Not that I disagree about the propaganda thing. I'm a Christian. This is why I know that it's revolutionary, absolutely, when Martin Luther said, "yours is the power and the glory." In other words, we follow Jesus in denouncing any temporal glory, but I don't think I can praise the substitution of fame in its stead, nor the quiet way we have given up on the substance of glory.

You see, those dread monarchs were putting up their likenesses because they were going to get authority and fear and quaking knees. Their glory and power were in one body and being. In the United States today, we have moved into a world where power has slipped away, where morality has ceased to exist, because power and morality both have gone into this deferred mass. Individuals go to their Baptist churches and drop checks for $10,000 a month in the plate and go to work, where, for the good of the company, they agree that corporate strategy involves a plan to increase fees for consumers with low balances and overdrafts and a new order of payments processing that might increase overdrafts on people with low balances. That's not evil, though, because it was a good decision for the company.

The company isn't evil, either, because the company's decision, which is going to have a huge effect on tens of thousands of people, robbing many of them and sending hundreds of thousands of dollars from their accounts for no wrong of theirs, is simply a manipulation of that which is allowed, and companies are supposed to maximize profits. This is their command, and they would be failing if they didn't. Furthermore, a competing company would surely do so, and then that company would have that increased capital and use it against this one, and its directors might not be good people.

Our corporate landscape has gone entirely M.B.A. It is working as aggressively as it can according to its solitary rule: maximum profit for the lowest wages possible, with the lowest quality necessary. There is no thinking beyond the next quarter, unless it's about product development. And thus it is that every human on the planet has ingested dioxin, most have been exposed to PCB's, rBGH milk is suspect (IGF-I is identical in cows and humans, and the rBGH causes increased IGF-I expression), and "Round Up Ready" plants are extremely suspicious, and yet now in our food chain. Our own body's genes are patented by Novartis, Monsanto, and Aventis. We live our lives penetrated by radio waves from all spectra. We drink estrogens. We accept that there is such a thing as "the consumer" and that this creature is distinct from "us." We believe that there is something called "labor" and that it is also distinct from us. We believe that "middle class" means just about anything.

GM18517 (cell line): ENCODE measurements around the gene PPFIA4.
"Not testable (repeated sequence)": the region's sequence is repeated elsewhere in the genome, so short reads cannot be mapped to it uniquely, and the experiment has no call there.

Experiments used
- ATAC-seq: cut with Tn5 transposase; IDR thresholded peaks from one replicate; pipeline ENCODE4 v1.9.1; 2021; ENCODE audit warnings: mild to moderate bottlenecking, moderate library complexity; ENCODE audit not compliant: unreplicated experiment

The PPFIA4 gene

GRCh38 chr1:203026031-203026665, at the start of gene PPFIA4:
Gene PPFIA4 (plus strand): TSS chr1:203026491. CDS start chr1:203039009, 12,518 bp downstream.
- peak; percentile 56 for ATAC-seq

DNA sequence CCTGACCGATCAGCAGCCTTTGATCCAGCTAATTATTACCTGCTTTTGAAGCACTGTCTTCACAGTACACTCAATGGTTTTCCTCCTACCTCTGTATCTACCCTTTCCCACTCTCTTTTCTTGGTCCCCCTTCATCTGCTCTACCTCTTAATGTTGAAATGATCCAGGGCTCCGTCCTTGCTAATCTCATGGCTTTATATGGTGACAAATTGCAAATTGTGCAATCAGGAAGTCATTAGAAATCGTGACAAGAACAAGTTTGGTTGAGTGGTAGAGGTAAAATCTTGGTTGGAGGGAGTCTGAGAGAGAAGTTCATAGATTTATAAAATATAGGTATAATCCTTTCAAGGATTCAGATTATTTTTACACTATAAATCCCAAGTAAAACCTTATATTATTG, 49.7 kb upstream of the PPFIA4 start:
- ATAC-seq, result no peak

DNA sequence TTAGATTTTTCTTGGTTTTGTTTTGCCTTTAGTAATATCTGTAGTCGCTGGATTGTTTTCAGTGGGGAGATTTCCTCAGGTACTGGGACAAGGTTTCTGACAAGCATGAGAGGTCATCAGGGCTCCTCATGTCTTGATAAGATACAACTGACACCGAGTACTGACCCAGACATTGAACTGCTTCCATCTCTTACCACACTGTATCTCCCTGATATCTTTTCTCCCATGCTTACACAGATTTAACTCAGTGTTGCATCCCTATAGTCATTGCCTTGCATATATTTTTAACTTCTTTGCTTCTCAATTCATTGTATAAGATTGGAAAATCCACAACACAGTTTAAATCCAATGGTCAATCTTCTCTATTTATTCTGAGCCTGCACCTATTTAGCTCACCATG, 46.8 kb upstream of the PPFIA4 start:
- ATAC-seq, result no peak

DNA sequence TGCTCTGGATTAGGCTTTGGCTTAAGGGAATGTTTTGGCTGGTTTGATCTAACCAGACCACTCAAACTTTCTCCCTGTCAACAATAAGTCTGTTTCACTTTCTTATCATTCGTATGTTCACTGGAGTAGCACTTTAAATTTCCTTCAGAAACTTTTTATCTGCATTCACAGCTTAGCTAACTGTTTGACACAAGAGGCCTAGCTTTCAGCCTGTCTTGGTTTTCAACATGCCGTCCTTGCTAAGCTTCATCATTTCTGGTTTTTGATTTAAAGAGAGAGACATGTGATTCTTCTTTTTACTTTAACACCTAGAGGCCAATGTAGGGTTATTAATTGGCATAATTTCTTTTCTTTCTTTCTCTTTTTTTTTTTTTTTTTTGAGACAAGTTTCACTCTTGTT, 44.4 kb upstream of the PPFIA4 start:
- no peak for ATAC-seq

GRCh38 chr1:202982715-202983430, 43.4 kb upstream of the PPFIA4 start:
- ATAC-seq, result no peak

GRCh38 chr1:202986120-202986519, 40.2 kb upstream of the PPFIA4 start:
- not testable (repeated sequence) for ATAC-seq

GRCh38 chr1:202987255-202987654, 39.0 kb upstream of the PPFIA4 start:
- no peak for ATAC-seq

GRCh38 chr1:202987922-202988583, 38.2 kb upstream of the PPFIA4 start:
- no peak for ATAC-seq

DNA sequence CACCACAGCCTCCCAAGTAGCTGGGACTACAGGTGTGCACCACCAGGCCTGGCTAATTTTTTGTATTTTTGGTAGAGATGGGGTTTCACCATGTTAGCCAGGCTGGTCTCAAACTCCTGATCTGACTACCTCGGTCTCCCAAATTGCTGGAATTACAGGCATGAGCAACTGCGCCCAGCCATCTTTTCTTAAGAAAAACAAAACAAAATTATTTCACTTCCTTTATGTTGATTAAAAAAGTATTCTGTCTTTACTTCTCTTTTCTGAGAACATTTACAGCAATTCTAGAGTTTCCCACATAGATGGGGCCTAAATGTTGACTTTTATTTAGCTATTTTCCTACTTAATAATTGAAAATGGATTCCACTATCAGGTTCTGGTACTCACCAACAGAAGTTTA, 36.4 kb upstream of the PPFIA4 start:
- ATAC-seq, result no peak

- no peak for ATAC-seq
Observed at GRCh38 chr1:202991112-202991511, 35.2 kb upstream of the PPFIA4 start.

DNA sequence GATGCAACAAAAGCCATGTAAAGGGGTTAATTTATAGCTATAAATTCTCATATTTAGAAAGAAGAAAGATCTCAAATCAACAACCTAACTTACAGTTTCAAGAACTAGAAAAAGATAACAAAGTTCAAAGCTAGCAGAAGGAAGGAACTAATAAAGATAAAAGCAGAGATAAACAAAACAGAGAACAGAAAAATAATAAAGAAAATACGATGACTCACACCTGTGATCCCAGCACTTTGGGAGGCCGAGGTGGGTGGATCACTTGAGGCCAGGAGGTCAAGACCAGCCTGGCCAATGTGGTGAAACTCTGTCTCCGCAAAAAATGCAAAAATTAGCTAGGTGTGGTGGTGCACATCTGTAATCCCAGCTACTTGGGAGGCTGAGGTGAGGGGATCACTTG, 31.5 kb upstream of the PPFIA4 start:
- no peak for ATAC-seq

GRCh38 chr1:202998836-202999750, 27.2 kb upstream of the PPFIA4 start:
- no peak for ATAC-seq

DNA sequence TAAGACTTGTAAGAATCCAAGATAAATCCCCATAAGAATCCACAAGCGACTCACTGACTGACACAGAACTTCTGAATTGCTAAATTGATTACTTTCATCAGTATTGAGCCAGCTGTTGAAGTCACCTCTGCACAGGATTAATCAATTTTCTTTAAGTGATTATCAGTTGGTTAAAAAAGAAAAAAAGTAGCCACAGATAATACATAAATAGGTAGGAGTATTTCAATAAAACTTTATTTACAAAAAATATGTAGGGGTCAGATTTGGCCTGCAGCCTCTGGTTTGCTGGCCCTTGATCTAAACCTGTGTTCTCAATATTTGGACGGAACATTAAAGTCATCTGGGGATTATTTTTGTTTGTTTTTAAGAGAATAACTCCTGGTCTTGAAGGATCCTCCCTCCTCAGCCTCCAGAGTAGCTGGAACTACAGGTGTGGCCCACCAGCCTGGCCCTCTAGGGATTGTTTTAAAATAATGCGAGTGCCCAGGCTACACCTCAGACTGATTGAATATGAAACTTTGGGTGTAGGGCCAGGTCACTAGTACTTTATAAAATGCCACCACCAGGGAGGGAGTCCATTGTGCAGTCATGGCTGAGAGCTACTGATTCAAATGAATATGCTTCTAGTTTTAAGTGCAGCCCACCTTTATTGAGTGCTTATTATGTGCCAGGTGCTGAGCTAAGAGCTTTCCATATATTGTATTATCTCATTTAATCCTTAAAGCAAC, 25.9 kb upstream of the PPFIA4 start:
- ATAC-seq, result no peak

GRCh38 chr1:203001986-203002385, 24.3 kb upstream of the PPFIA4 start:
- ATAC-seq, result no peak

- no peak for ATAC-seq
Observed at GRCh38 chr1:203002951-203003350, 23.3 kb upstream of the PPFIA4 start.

These changes are mainly in the last 50 years as well.

What we have now is not what we had. There are no mustache twirling villains and no gleaming smiled heroes. There is no glory. The evil that the average person faces is nameless and faceless. A company is convincing his eight year old daughter to text more, and it is doing so in order to make her a cash machine. It doesn't want her love. It doesn't want her to know its name. It just wants power over her. The bank he deals with doesn't care if he hates it. The Wall Street trader who drove up wheat prices and led to massive instability in Africa doesn't care if people wish him dead. He is without a name and is content. He just wants the power, the money.

They have no glory. They're making us all a Hell.

Sunday, February 13, 2011

Consider, thou, the river

This morning, I was trying to come up with controversial factual statements -- statements whose exact truth could be and is debated by persons of good will -- and I stumbled across the fact that some physicists have discovered a hypothesis of "entanglement in time" at a quantum level. By the way, hypothetical and quantum are the best sorts of entanglements in time. Although the author suggests that this leads to time travel, it would be of subatomic particles, and so it would mean that muons are coming from the past or going back, and we goliaths of molecules are not harmed or benefited in any way.